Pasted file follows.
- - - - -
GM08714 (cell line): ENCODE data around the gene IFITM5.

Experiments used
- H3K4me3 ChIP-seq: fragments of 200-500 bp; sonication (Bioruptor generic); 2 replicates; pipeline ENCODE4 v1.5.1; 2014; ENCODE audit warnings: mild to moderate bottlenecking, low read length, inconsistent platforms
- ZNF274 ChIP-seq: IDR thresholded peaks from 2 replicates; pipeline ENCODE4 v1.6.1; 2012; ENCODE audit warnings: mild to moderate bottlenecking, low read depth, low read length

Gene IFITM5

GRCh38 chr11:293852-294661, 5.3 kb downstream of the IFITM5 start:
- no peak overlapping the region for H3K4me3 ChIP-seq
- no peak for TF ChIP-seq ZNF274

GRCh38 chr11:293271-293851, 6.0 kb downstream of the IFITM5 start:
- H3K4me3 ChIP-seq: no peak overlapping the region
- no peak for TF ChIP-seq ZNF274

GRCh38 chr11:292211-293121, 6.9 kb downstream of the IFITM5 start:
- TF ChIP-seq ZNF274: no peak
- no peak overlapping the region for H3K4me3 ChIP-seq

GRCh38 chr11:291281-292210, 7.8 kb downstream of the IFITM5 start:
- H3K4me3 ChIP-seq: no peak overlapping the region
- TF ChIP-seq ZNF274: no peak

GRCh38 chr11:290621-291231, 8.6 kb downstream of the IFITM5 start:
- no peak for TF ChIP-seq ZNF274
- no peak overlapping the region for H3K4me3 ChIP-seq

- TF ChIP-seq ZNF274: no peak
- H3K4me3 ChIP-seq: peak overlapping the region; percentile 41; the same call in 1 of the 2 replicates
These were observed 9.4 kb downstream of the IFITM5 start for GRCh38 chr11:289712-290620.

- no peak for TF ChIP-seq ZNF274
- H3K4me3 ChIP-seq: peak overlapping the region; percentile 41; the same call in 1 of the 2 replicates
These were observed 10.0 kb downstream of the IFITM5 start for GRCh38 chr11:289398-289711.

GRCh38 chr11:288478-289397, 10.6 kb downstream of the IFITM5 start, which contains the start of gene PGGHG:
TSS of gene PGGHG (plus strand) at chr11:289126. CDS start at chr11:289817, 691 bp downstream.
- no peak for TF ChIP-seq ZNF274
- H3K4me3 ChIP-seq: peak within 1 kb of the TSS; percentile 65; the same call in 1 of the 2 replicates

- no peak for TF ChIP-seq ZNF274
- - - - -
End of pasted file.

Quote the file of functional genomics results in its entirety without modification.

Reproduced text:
GM08714 (cell line): ENCODE data around the gene IFITM5.

Experiments used
- H3K4me3 ChIP-seq: fragments of 200-500 bp; sonication (Bioruptor generic); 2 replicates; pipeline ENCODE4 v1.5.1; 2014; ENCODE audit warnings: mild to moderate bottlenecking, low read length, inconsistent platforms
- ZNF274 ChIP-seq: IDR thresholded peaks from 2 replicates; pipeline ENCODE4 v1.6.1; 2012; ENCODE audit warnings: mild to moderate bottlenecking, low read depth, low read length

Gene IFITM5

GRCh38 chr11:293852-294661, 5.3 kb downstream of the IFITM5 start:
- no peak overlapping the region for H3K4me3 ChIP-seq
- no peak for TF ChIP-seq ZNF274

GRCh38 chr11:293271-293851, 6.0 kb downstream of the IFITM5 start:
- H3K4me3 ChIP-seq: no peak overlapping the region
- no peak for TF ChIP-seq ZNF274

GRCh38 chr11:292211-293121, 6.9 kb downstream of the IFITM5 start:
- TF ChIP-seq ZNF274: no peak
- no peak overlapping the region for H3K4me3 ChIP-seq

GRCh38 chr11:291281-292210, 7.8 kb downstream of the IFITM5 start:
- H3K4me3 ChIP-seq: no peak overlapping the region
- TF ChIP-seq ZNF274: no peak

GRCh38 chr11:290621-291231, 8.6 kb downstream of the IFITM5 start:
- no peak for TF ChIP-seq ZNF274
- no peak overlapping the region for H3K4me3 ChIP-seq

- TF ChIP-seq ZNF274: no peak
- H3K4me3 ChIP-seq: peak overlapping the region; percentile 41; the same call in 1 of the 2 replicates
These were observed 9.4 kb downstream of the IFITM5 start for GRCh38 chr11:289712-290620.

- no peak for TF ChIP-seq ZNF274
- H3K4me3 ChIP-seq: peak overlapping the region; percentile 41; the same call in 1 of the 2 replicates
These were observed 10.0 kb downstream of the IFITM5 start for GRCh38 chr11:289398-289711.

GRCh38 chr11:288478-289397, 10.6 kb downstream of the IFITM5 start, which contains the start of gene PGGHG:
TSS of gene PGGHG (plus strand) at chr11:289126. CDS start at chr11:289817, 691 bp downstream.
- no peak for TF ChIP-seq ZNF274
- H3K4me3 ChIP-seq: peak within 1 kb of the TSS; percentile 65; the same call in 1 of the 2 replicates

- no peak for TF ChIP-seq ZNF274